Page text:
Staff Picks March 2017

the occultthe girl on the trainperdido street stationfourtunately, the milkthe devourershigh-riseEvery time I find the meaning of lifewalking to martha's vineyard

Walking to Martha’s Vineyard
by Franz Wright

Every word of this moving poetry collection is worth reading, more than once, while sipping tea (or whiskey), in front of the fireplace, while petting the cat. Jon

Every Time I Find the Meaning of Life, They Change It
by Daniel Klein

This philosophy book is fun and easy to read. You read that right: fun and easy. Two words you wouldn’t normally use to describe a philosophy book. The author has made a craft of making philosophy something everyone can read, but it doesn’t take away from any of the big ideas throughout. Jon

High-Rise
by J. G. Ballard

I dare you: read the first sentence, then try to look away. Ha ha haaa. Ballard’s psychological thriller is a diabolically perspicacious, riveting free-fall into absolute social collapse. Reva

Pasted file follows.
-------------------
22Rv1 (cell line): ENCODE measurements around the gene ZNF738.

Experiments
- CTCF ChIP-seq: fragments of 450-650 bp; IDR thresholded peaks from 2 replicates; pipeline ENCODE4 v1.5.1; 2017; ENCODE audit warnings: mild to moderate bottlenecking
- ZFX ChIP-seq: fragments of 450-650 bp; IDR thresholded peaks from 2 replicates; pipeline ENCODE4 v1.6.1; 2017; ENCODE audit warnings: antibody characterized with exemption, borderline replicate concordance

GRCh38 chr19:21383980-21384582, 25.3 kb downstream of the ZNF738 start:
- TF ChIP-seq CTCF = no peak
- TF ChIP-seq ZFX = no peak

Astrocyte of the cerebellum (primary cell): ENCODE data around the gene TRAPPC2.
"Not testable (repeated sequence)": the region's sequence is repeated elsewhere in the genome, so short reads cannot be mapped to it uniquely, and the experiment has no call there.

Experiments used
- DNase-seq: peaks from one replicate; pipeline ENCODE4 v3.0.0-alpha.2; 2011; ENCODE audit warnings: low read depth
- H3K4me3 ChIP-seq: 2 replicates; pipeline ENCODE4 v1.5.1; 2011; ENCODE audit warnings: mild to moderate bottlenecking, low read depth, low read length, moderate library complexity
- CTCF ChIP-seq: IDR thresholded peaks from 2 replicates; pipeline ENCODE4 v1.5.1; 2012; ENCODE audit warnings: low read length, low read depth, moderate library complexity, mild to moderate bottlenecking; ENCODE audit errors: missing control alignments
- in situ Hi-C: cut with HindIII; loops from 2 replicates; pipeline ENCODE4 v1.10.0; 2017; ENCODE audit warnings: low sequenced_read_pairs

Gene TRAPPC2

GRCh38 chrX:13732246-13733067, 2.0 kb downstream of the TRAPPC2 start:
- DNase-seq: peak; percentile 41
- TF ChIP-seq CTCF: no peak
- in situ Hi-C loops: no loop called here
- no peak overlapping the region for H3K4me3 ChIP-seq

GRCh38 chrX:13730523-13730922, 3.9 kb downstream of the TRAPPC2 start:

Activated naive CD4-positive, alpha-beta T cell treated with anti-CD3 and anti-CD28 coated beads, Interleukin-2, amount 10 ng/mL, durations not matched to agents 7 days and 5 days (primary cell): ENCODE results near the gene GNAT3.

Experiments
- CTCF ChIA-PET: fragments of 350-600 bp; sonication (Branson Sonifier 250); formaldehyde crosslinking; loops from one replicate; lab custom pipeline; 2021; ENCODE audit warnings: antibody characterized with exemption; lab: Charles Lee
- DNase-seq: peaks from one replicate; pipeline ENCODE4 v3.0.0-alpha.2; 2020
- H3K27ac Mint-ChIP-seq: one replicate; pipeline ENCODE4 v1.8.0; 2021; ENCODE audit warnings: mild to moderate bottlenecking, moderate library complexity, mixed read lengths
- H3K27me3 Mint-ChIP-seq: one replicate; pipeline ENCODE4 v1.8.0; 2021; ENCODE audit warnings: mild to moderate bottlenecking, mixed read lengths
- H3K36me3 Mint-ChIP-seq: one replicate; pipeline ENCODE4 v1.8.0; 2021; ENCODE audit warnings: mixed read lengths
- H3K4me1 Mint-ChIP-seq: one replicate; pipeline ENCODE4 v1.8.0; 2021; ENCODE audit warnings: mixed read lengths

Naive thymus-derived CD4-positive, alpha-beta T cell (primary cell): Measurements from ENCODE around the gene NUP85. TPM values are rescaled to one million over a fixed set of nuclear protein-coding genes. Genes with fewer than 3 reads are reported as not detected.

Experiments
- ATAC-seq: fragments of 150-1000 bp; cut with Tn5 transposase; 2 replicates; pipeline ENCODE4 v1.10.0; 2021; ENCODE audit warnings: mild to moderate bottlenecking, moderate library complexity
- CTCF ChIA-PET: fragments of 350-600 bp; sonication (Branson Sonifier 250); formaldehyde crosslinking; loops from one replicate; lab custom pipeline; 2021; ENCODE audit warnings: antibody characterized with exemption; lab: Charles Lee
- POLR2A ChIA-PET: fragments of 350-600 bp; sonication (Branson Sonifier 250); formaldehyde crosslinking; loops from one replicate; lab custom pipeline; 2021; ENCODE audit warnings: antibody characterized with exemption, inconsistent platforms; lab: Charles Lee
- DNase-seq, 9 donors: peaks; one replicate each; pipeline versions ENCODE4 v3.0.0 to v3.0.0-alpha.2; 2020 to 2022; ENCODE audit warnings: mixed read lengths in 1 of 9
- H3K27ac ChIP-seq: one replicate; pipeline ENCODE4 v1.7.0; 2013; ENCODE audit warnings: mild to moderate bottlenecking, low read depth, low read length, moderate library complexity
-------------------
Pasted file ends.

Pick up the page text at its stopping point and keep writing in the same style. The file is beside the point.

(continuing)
The Devourers
by Indra Das

Holy hell, is this book good. Das’ shapeshifter novel soars above its predecessors in both substance and style, a mesmerizing tale of were-predators and the twinned natures of humankind. The writing has real literary merit, mingling gruesomeness and beauty in ardent descriptive language. The concepts are original and convincing. I’m telling you, good stuff! Reva

Fortunately, the Milk
by Neil Gaiman

This book has it all: A dinosaur, pirates, a volcano god, aliens, ponies, wumpires, and, fortunately, the milk. Veri

Perdido Street Station
by China Miéville

Welcome to a world not unlike our own; welcome to a world very unlike our own. Mieville’s writing runs rampant with characters straight out of a fairy tale… or your own nightmares. He’s the master of Weird Fiction. Check this book out to see why. Jon

The Girl on the Train
by Paula Hawkins

If you haven’t seen the movie yet, DON’T! Told from three intertwining perspectives, this story is meant to be read (or listened to). It’s a hold-your-breath mystery novel that does not disappoint. Your heart will thump — guaranteed. Hannah

The Occult
by Colin Wilson

Wilson was an adamant believer in science. In an attempt to take a non-biased look at historical accounts of occult-related incidents, he begins to lean toward belief by the end of the book. Joe